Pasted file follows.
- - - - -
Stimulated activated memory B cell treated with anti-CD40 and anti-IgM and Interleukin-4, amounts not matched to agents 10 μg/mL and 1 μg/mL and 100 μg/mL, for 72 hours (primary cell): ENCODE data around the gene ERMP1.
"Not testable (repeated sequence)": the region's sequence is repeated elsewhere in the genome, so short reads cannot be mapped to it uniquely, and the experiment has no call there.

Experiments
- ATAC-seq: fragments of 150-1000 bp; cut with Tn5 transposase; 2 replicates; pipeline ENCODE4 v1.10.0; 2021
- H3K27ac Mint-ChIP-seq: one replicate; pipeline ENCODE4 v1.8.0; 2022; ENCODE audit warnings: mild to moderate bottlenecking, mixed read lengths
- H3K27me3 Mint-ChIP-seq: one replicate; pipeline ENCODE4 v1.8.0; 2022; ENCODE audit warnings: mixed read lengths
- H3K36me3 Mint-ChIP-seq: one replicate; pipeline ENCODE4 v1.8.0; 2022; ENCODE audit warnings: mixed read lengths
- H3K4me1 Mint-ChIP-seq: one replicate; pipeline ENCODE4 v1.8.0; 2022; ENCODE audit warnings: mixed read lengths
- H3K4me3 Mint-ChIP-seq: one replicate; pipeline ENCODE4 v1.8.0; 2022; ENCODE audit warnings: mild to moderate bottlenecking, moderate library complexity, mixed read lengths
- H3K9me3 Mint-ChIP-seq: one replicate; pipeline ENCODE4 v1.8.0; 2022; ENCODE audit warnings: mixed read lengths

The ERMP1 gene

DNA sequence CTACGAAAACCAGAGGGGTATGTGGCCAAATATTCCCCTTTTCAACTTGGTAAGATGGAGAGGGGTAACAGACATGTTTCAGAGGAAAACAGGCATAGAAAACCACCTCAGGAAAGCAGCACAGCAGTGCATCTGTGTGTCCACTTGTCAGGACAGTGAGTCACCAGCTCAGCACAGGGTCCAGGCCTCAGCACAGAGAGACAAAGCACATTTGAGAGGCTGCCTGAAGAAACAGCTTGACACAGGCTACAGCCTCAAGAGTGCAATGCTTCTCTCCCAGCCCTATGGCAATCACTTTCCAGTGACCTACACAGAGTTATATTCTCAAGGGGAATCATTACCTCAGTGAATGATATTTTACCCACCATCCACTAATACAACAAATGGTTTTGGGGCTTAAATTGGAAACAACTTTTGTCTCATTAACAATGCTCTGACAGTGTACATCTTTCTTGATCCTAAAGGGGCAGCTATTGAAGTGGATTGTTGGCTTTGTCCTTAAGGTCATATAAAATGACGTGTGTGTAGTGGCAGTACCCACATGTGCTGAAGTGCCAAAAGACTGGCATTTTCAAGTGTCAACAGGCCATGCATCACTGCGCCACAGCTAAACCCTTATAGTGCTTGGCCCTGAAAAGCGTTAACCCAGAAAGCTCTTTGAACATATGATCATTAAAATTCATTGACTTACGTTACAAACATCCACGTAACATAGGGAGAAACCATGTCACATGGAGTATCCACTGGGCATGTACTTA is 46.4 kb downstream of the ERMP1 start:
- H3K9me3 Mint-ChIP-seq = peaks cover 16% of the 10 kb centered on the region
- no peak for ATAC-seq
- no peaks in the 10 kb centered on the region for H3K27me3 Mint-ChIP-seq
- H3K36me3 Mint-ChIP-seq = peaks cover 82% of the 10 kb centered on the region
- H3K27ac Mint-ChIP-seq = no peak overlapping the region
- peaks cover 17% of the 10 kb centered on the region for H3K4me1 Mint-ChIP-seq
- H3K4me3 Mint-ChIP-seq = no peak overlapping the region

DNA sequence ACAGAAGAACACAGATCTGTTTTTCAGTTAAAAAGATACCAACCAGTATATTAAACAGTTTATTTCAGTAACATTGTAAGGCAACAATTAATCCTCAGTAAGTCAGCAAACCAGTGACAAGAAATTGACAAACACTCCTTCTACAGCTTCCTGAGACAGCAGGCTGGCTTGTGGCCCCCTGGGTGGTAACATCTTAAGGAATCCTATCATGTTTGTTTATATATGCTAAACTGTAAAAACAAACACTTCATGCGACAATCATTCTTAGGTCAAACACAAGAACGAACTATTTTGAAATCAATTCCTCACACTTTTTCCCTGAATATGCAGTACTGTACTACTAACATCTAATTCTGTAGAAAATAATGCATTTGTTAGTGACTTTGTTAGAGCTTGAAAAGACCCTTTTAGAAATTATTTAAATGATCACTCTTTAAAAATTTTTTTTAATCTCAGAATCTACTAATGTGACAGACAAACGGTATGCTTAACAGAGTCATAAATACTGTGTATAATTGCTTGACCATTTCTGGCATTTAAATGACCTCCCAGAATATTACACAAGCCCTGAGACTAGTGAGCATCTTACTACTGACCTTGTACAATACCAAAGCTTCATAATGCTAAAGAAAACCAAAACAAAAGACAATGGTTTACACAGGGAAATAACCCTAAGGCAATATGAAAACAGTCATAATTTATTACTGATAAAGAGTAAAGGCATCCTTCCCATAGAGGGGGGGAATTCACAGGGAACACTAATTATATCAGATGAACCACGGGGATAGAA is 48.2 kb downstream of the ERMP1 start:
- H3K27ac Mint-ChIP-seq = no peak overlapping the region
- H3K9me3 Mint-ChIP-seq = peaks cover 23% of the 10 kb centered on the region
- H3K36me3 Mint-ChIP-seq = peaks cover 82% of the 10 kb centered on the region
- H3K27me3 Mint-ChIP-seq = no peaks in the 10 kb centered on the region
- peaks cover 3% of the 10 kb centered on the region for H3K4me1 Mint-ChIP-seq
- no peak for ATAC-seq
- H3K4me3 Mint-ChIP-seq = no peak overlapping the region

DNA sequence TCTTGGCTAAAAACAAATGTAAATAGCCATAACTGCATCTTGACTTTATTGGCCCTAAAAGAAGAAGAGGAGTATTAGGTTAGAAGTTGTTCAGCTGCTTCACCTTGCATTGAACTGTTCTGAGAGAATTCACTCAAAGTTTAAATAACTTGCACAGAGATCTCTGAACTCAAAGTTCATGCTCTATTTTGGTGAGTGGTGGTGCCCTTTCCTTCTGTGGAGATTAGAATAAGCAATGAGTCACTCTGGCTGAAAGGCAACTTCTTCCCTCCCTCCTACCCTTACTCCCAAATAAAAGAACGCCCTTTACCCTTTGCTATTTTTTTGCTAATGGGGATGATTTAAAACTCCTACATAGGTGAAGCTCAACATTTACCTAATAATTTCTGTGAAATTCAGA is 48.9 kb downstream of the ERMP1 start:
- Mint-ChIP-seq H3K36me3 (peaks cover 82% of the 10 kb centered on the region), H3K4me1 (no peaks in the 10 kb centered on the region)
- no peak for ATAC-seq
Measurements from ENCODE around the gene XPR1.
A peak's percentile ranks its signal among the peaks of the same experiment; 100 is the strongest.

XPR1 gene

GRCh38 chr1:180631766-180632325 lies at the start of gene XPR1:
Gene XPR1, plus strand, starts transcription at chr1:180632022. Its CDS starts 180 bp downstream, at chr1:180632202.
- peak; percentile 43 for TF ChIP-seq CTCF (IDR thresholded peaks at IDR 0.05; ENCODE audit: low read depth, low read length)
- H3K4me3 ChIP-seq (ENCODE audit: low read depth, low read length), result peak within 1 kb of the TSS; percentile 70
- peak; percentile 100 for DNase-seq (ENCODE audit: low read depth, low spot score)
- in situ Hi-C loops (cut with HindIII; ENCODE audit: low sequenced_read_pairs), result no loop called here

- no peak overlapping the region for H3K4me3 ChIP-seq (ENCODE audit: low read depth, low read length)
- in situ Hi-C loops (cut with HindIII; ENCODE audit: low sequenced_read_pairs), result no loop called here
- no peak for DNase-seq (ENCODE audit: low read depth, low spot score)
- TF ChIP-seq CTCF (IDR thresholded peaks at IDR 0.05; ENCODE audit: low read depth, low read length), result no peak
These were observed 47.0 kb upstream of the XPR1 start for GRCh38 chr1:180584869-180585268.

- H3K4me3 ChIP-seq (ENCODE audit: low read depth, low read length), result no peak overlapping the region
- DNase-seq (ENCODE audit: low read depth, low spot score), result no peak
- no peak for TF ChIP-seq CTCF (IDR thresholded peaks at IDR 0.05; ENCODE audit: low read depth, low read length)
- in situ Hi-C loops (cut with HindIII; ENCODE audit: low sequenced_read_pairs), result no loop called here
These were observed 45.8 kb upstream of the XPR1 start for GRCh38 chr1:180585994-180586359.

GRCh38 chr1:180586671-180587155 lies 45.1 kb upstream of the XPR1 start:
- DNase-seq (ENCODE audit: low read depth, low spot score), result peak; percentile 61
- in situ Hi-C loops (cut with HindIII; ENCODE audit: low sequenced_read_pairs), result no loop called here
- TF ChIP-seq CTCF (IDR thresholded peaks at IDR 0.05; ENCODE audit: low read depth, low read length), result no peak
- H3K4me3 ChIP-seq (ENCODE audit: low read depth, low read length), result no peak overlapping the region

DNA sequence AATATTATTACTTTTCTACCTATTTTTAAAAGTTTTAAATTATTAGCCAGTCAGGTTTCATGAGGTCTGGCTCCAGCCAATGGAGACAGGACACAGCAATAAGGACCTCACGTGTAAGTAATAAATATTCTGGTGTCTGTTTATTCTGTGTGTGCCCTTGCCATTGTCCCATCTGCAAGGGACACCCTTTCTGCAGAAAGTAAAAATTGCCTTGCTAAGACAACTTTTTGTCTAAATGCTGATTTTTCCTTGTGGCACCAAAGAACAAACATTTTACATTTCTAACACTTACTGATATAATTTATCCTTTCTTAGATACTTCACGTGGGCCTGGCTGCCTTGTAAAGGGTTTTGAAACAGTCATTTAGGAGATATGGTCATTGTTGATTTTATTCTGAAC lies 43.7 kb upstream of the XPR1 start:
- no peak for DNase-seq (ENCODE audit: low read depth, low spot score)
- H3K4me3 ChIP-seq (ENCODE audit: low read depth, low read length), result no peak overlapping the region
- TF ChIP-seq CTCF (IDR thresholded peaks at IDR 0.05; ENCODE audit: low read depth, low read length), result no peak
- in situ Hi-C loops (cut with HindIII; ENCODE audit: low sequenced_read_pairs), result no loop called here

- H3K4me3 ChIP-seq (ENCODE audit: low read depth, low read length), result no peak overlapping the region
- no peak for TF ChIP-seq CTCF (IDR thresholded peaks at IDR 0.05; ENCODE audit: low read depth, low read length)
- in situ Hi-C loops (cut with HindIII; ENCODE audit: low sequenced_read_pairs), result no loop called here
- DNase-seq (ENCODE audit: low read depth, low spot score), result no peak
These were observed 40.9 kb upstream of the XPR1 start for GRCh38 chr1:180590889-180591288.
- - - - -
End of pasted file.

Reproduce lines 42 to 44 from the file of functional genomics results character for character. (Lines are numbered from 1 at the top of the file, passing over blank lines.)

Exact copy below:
- no peak for DNase-seq (ENCODE audit: low read depth, low spot score)
- TF ChIP-seq CTCF (IDR thresholded peaks at IDR 0.05; ENCODE audit: low read depth, low read length), result no peak
These were observed 47.0 kb upstream of the XPR1 start for GRCh38 chr1:180584869-180585268.